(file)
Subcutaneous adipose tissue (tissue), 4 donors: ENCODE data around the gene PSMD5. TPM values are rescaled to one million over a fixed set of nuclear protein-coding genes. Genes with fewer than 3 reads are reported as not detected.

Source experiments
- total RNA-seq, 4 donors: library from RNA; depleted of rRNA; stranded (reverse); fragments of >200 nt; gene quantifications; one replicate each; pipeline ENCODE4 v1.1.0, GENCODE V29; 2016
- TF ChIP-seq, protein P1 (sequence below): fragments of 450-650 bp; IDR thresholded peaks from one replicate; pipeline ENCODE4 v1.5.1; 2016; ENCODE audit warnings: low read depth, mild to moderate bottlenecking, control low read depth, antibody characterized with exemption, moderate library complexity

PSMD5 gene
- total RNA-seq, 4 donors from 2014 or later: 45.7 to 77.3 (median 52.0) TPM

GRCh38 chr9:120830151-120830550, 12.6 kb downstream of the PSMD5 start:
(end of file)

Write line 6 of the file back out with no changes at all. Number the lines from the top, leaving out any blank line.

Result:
- total RNA-seq, 4 donors from 2014 or later: 45.7 to 77.3 (median 52.0) TPM